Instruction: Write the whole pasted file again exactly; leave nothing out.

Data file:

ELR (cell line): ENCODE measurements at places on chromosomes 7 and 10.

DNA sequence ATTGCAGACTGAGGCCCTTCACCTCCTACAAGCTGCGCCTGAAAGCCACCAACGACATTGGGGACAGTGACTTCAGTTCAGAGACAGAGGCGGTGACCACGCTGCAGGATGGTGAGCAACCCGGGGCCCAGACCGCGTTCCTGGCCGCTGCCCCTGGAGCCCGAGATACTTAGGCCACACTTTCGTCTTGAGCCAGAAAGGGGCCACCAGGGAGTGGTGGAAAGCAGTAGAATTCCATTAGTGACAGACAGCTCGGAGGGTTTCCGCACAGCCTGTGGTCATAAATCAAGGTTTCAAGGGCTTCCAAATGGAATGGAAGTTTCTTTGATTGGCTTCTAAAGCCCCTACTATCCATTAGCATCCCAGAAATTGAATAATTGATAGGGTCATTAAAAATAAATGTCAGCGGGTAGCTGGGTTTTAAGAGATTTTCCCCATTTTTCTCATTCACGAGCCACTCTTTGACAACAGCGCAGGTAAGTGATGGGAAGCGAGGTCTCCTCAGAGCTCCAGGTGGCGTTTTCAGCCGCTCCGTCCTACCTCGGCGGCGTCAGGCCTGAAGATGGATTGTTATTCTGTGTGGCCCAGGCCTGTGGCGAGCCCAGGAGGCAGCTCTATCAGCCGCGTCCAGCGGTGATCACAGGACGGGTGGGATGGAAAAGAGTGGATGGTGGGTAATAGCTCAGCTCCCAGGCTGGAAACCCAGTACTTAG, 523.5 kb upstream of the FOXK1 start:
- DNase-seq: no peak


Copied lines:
ELR (cell line): ENCODE measurements at places on chromosomes 7 and 10.

DNA sequence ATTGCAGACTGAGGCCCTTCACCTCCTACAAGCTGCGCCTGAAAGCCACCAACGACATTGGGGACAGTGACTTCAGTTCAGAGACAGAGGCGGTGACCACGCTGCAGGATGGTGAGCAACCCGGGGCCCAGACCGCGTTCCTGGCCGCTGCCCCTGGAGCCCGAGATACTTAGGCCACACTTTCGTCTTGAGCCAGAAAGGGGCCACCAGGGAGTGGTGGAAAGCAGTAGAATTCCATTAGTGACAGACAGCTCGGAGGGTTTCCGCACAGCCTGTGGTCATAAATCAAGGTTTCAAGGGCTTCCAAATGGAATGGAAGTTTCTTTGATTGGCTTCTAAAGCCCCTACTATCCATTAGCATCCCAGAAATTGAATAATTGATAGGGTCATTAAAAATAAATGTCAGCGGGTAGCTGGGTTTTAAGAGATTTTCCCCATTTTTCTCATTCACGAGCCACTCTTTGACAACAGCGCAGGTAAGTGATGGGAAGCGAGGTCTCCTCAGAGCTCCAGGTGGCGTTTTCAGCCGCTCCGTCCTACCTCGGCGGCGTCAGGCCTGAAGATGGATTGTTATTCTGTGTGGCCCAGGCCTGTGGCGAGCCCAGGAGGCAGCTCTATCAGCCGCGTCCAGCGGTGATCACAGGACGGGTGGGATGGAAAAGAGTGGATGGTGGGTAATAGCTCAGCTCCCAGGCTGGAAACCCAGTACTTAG, 523.5 kb upstream of the FOXK1 start:
- DNase-seq: no peak